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186                The Loom of Language
conclude that each pair of words has been derived from a single and
earlier one. If we notice several types of sound-replacement., each sup-
ported by a large iiumbex of examples, we can icgard relationship as
certain. This conclusion is of great piactical value ro anyone who is
learning a language, Sound-transformations between related languages
such as English and German, or French aad Spanish, aic not mete
historical curios, like the sound-changes in the earlier history of the
Indo-European group, I low to xecogm^e them should take its place m
the technique of learning a foreign language, because knowledge of them
is an aid to memory, and often helps at. to spot the familiar equivalent
ot an unfamiliar word Use of such rules, set forth more specifically m
Chapter VI of The Lowny should be pail of the laboratory txaining of
the home student who is learning a new language. The reader who
takes advantage of the exhibits in the language museum of Part IV can
exchange the monotony of learning lists of unrelated items for the
fun of recognising when the rules apply* of noticing exception^ and
of discovering why they arc exceptions
One of the words in the preceding hsts illustrates this forcibly. At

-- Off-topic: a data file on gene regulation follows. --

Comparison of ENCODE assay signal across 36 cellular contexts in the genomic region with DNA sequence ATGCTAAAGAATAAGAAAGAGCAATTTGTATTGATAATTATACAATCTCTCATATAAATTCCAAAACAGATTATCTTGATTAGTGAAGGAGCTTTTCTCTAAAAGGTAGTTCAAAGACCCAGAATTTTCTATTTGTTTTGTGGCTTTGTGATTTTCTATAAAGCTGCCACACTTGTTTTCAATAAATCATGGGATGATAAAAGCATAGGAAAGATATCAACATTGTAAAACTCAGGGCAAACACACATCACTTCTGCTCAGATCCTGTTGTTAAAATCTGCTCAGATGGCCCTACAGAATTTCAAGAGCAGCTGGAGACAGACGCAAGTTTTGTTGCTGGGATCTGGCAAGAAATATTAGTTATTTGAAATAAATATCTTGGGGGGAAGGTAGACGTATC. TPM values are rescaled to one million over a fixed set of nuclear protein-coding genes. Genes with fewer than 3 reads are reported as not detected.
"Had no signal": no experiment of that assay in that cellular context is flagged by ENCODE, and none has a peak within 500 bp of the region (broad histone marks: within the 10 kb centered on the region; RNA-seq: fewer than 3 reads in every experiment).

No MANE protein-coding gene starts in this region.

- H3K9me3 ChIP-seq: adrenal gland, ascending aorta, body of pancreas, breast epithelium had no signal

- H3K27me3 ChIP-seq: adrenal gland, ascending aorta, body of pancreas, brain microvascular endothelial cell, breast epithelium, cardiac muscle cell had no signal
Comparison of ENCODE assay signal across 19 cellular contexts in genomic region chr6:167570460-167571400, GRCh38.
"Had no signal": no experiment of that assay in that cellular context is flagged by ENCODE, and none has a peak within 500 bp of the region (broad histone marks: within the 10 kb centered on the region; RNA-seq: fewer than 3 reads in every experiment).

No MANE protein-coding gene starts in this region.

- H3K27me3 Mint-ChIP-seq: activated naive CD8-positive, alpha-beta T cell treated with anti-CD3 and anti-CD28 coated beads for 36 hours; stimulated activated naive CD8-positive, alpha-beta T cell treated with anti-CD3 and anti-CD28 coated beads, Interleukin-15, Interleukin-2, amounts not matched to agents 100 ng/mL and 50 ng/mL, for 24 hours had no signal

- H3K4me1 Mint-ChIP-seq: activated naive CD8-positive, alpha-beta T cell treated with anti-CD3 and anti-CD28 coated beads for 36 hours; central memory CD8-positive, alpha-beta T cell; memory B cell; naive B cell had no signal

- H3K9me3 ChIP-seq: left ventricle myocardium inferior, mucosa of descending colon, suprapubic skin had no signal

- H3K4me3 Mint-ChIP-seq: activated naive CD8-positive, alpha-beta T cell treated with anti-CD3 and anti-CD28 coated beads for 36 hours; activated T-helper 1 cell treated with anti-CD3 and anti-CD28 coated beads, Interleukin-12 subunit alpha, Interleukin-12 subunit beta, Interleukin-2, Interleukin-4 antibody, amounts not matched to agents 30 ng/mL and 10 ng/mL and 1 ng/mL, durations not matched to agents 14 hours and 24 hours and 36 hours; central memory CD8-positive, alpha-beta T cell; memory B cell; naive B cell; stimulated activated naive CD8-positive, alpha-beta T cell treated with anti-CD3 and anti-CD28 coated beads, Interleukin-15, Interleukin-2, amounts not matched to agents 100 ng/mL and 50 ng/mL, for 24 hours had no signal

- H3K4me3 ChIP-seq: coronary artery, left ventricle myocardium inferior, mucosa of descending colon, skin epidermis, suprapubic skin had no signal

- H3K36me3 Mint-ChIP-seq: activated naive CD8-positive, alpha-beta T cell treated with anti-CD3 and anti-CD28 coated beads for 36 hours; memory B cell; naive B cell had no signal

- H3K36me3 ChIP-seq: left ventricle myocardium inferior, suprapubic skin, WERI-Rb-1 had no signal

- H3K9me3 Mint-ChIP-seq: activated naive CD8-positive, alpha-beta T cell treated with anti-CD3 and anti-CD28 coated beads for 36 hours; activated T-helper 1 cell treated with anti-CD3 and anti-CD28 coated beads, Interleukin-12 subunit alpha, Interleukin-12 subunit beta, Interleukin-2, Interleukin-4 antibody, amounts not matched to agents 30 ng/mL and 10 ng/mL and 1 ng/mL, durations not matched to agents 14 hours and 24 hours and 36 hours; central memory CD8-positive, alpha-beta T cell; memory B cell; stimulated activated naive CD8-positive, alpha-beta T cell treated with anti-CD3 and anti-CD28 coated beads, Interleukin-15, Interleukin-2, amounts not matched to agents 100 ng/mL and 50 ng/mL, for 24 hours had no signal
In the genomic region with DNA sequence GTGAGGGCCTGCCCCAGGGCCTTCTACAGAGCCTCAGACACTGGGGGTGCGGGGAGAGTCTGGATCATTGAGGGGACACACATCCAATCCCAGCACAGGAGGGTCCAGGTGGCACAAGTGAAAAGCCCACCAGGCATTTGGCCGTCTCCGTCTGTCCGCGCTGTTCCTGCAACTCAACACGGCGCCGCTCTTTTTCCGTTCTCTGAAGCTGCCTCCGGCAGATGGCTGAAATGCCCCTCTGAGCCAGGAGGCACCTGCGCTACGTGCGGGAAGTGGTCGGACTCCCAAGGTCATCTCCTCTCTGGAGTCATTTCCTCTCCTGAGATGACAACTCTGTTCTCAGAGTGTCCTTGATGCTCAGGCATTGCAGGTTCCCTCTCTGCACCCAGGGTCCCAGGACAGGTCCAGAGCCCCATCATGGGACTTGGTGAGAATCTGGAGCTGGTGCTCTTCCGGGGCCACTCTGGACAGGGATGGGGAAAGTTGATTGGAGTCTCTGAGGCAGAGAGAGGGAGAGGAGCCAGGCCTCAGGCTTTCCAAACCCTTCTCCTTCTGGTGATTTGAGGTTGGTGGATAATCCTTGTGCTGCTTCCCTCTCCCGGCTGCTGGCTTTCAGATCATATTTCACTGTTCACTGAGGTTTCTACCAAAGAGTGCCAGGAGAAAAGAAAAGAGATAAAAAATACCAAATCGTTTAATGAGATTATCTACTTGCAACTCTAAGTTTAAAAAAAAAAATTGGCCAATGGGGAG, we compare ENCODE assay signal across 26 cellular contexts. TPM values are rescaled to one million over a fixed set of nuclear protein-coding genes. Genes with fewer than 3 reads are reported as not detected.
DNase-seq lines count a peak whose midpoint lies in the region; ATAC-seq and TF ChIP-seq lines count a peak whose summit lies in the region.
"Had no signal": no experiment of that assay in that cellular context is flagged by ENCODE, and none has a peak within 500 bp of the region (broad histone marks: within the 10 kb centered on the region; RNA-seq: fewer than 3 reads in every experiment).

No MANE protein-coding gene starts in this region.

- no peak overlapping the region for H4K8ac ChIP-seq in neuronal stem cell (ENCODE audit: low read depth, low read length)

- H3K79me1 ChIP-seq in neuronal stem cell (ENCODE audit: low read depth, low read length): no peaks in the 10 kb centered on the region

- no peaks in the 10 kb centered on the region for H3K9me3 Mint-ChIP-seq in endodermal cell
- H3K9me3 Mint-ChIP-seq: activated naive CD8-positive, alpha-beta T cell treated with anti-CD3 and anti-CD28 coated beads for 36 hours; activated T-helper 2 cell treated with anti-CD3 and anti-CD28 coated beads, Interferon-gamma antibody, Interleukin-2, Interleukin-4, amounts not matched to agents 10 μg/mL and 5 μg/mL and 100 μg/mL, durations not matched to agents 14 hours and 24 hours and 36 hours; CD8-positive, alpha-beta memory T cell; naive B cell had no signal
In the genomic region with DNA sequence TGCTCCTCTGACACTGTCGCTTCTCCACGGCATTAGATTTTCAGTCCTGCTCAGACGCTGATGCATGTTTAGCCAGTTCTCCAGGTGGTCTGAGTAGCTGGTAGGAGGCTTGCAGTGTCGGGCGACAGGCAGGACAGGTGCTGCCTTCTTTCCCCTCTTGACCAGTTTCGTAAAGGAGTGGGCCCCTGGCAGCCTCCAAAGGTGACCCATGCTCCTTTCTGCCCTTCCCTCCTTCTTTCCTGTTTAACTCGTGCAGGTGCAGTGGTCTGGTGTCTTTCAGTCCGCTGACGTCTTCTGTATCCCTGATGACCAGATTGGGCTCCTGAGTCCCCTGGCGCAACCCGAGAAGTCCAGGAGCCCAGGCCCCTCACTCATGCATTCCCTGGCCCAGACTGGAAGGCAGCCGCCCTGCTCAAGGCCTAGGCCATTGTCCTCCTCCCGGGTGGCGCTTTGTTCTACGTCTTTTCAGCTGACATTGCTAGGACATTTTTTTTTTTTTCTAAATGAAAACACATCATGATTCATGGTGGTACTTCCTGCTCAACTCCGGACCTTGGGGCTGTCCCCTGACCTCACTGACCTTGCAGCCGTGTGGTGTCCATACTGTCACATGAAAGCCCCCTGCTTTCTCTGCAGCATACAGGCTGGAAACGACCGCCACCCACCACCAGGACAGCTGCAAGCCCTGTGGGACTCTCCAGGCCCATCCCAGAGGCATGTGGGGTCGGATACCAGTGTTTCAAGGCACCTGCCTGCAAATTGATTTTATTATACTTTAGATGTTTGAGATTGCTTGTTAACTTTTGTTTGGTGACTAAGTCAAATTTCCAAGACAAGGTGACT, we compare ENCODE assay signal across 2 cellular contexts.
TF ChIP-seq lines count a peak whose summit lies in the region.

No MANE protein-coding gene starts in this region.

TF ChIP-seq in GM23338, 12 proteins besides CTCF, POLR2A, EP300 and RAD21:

first sight there is no resemblance between the Spanish word hccho and
the Latm-Lnglish word fact or its French equivalent fait Anyone who
has been initiated into the sound-shifts of the Romance languages
iccogm/es two uade-rmiks of Spanish One is the CII which corre-
sponds to IT in words of Old French ongm» or CT in modern French
and English words of Latm descent. The other is tine imtiai silent //
whfch often replaces/, as illustrated by the Spanish (hcwa) and Indian
(fava) words for bean. If an American or British student of German
knows that the initial German D replaces our 7H, there if? no need to
consult a dictionary tor the meaning of Ding and DunL
If we apply our three tests—community of basic vocabulary, simi-
larity of grammatical structure, and regularity of sound-*corre$pondence
—to English, Dutch, Gcnxtan and the Scandinavian languages, all the
findings suggest unity of origin. Naturally, it is not possible to exhibit
the full extent of word-community within the limits of this book; but
the reader will find abundant relevant material ux the word lists of
Part IV. Here we must content ourselves with the illustration already
given on p. ziy where a request contained in the Lord's Prayer is
printed in five Teutonic and in five Romance languages. The reader
may also refer to the tables of personal pronouns printed on pages 126
and 127,
The grammatical apparatus of the Teutonic languages points to the